Blue is the Warmest Color demonstrates a pervasive, relentless commitment to realism that works at times, but overall left me feeling drained and underwhelmed. Director Abdellatif Kechiche's camera locks in on a French teenager named Adèle (Adèle Exarchopoulos) and follows her for several years. She seems like a normal-enough teenager, albeit prettier than most. A boy at school is into her, and it's like when Juliet gets set up with Count Paris: She looks to like, if looking liking move, but it's not moving for her. In fact, Adèle has a thing for the blue-haired girl she locks eyes with crossing the street one day. We see Adèle getting off to a fantasy of the blue-haired girl and then weeping. It's hard to film confusion over sexual identity in any true or convincing way, so at this point I'm thinking: So far, so good.
Adèle runs into the blue-haired girl a second time. Her name turns out to be Emma (Léa Seydoux) and a tender friendship begins. Emma is a confident art student who seems to zone in on Adèle like a target. After their first meeting, Emma stops by Adèle's school to swoop her up. Her friends see the whole thing go down and are quick to put the pieces together, but then, you don't need to be a detective. Emma and Adèle sit on a park bench and talk about art and literature, but they're thinking about something else. The fact that Emma already has a girlfriend hangs in the air as a problem on the verge of being solved.
There's a particular style of filmmaking at work here. Instead of a concrete script, the actors improvise from a storyline. The director displays a commitment to framing the story with close-ups and medium close-ups, most of them aimed at Adèle. It's a stylistic choice that works sometimes, but mostly feels claustrophobic, and it limits the story. At one point, Adèle tells Emma that she admires the films of Kubrick and Scorsese, and I caught myself thinking, "Oh, what I wouldn't give to be at a screening of The Shining right now instead." I longed for set pieces and wide expanses.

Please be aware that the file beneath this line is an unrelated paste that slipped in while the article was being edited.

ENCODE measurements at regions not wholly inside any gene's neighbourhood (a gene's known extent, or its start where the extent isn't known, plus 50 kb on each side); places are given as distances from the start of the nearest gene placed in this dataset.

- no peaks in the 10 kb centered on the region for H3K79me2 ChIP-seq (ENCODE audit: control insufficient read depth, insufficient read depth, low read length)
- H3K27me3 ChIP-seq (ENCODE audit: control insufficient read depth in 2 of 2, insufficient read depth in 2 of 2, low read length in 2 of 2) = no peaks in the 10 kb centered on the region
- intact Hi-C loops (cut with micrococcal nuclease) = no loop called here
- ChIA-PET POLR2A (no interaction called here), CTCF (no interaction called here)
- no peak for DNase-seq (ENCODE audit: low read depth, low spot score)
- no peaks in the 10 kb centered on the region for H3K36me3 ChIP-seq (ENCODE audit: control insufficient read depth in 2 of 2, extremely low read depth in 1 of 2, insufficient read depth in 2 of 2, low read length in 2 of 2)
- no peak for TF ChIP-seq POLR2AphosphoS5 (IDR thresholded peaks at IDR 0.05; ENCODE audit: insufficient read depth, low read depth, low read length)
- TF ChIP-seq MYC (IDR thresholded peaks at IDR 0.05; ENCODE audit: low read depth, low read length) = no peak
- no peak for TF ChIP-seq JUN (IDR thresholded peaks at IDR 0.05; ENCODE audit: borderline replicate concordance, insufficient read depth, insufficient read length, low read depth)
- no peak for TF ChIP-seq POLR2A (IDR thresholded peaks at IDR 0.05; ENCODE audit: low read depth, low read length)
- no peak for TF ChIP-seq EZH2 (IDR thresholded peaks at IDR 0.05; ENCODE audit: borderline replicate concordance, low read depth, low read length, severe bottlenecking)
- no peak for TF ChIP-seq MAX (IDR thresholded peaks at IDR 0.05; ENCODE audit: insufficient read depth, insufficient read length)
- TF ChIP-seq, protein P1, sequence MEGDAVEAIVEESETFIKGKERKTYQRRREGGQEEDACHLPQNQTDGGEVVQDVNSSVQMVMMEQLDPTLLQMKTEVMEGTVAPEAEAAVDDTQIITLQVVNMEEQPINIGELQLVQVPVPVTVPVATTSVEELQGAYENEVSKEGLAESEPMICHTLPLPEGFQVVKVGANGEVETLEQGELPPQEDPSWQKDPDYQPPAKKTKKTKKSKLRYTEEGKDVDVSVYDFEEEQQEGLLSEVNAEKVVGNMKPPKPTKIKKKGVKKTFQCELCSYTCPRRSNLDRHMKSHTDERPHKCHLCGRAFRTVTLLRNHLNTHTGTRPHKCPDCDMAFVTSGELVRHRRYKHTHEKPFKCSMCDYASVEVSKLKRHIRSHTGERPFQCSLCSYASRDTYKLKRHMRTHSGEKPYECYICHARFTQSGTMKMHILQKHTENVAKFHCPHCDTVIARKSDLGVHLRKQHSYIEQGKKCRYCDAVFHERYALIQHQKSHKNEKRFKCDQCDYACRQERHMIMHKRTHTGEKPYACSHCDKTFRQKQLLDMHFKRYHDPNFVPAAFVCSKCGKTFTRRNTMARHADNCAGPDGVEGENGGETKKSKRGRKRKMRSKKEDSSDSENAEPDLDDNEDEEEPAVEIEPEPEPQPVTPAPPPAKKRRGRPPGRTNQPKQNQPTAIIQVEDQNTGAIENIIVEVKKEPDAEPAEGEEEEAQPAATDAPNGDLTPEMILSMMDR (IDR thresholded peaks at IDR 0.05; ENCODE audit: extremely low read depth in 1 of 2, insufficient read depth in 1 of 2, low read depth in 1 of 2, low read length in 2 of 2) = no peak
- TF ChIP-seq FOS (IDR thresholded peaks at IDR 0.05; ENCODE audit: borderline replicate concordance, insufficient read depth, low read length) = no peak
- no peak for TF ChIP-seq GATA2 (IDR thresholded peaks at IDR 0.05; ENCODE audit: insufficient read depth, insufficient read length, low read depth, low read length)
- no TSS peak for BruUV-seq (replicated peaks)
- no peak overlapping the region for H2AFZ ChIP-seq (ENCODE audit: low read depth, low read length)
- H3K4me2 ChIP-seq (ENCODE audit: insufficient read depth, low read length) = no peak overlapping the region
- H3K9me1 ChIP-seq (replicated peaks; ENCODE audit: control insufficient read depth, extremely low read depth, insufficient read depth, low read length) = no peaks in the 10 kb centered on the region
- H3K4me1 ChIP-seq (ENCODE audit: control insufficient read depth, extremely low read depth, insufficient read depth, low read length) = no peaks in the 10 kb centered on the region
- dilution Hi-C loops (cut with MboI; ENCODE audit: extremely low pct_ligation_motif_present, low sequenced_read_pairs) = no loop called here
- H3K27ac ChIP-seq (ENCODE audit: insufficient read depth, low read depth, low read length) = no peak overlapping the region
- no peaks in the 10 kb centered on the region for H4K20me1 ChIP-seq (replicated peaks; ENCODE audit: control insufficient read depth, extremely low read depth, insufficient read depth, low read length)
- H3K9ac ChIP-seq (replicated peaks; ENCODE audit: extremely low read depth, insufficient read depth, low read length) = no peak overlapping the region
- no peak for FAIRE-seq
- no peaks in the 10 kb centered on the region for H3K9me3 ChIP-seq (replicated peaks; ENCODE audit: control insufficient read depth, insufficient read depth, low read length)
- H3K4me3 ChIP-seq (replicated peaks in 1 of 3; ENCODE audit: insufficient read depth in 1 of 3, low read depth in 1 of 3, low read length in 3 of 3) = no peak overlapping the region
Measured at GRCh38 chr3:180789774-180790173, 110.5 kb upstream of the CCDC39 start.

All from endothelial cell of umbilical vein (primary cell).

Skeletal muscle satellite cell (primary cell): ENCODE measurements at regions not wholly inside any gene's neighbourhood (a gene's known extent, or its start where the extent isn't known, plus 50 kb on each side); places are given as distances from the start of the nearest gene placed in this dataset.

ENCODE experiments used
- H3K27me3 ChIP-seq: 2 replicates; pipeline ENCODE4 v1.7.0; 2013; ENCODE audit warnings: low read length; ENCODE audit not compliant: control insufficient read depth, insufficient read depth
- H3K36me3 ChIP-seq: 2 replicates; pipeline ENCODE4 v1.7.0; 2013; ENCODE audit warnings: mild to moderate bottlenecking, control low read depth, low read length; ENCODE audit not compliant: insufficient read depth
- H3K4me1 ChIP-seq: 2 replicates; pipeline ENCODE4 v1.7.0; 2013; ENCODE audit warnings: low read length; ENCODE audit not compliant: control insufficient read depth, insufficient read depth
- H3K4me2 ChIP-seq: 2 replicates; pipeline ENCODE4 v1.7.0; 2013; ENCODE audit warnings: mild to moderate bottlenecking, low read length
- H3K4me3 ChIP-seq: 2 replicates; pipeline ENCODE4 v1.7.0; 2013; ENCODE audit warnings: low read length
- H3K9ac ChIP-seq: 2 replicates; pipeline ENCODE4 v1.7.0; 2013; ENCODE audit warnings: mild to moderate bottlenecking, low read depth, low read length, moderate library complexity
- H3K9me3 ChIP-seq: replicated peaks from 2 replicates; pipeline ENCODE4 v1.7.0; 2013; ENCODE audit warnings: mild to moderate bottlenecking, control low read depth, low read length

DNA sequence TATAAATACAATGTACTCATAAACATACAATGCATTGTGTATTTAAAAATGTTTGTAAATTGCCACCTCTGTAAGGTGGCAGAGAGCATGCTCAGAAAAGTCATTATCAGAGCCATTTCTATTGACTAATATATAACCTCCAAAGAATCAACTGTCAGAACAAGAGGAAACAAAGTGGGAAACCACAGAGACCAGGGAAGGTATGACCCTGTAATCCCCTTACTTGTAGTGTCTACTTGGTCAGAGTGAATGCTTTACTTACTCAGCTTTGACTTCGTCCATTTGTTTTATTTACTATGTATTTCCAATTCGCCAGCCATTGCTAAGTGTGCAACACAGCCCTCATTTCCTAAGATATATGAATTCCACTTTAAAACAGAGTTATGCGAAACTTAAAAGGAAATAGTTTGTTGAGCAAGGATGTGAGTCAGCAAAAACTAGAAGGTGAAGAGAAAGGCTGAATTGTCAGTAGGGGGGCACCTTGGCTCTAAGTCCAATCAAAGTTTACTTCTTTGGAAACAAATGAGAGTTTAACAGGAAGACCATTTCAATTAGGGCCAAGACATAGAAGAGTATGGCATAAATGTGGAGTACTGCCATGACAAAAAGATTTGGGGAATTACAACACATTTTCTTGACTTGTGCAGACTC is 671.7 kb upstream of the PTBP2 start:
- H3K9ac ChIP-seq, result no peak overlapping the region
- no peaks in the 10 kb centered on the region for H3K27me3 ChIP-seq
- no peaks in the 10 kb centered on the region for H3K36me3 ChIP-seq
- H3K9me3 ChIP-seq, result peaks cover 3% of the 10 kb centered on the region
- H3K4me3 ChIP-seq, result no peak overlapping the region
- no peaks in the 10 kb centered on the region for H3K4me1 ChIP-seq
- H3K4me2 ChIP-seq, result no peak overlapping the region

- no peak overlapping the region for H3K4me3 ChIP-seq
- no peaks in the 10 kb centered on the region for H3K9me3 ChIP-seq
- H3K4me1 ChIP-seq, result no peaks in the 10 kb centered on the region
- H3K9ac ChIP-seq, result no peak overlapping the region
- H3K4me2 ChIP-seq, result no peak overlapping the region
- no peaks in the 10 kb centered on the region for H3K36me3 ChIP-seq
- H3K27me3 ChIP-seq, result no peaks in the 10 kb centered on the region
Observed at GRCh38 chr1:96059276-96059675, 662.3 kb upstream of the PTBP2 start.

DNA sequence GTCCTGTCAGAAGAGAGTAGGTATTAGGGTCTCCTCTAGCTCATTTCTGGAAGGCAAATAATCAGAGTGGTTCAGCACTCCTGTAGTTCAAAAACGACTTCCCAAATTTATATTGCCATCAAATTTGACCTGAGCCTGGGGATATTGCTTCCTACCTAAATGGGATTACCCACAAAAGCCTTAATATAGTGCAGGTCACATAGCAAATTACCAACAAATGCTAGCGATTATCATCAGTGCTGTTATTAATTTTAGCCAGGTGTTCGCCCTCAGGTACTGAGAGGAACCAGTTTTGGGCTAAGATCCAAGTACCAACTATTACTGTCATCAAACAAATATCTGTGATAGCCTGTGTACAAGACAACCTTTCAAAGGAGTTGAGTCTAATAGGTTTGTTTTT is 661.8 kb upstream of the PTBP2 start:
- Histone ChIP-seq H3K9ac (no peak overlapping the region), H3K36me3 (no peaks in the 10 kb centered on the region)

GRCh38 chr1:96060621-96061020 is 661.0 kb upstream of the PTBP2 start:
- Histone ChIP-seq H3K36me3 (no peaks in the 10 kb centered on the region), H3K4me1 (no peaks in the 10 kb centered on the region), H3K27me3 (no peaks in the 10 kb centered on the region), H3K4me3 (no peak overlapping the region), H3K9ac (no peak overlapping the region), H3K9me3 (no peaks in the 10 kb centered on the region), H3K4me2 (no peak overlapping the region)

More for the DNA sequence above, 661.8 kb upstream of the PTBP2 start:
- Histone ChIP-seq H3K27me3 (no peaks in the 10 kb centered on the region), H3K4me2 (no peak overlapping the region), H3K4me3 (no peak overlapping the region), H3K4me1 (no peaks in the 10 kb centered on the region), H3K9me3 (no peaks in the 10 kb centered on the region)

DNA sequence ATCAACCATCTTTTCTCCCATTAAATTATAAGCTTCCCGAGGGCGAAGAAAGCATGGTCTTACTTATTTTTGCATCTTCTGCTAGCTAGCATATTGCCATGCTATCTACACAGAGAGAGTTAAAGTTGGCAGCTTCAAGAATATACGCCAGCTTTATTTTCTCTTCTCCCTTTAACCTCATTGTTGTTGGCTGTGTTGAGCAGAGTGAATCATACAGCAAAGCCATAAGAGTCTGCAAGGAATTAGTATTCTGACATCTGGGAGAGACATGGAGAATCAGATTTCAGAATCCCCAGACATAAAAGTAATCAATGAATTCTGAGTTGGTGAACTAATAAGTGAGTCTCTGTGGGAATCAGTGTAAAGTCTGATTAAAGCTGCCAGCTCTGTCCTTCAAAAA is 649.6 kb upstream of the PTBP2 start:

You might expect a coming-out scene, but it doesn't happen that way. Adèle's friends at school confront her about her sexuality and she denies everything. She convincingly introduces Emma to her parents at dinner as just a friend. Flash forward to what must be a couple of years later, and Emma and Adèle are living together. What happened in the interim between Adèle's friends and family would be interesting to know, but these details are beyond the scope of the film.
If it sounds like I'm giving the entire plot away, in fact, I've only described what's happened up to the halfway point. An hour and a half into the film, I realized with a sinking feeling that we were only just now starting to climb the summit of the story arc. This is the Meet Joe Black of lesbian love stories. (Both films are too long, is the joke.)
Much has been said about the film's handful of sex scenes. One-time University of Montana visiting writer and queer authority Eileen Myles famously raged on Twitter that these scenes are insultingly tame and unrepresentative of what lesbian sex is actually like. I think she's overreacting, but I too was pretty shocked to see a queer film directed by a straight man that had the audacity to include scissoring. As my anonymous lesbian informant confirmed for me, "I mean, we do it sometimes. But it's not the main event."
Finally, for a film that's so committed to realism, I found it grim, indeed, that in three hours no one manages to say anything funny. Once, a girl makes a joke about a worm in a pasta bowl being at a gang rape, but that's stupid. She's got no delivery.
I didn't like this film, but I have to concede that my complaints are largely a matter of taste. The movie is well-acted, and I admired the murkiness of Adèle's sexuality and the subtleties of Emma's manipulation. If you can take in the nuance and manage not to be bored, I salute you. You're a more patient filmgoer than me.
Blue is the Warmest Color continues at the Wilma.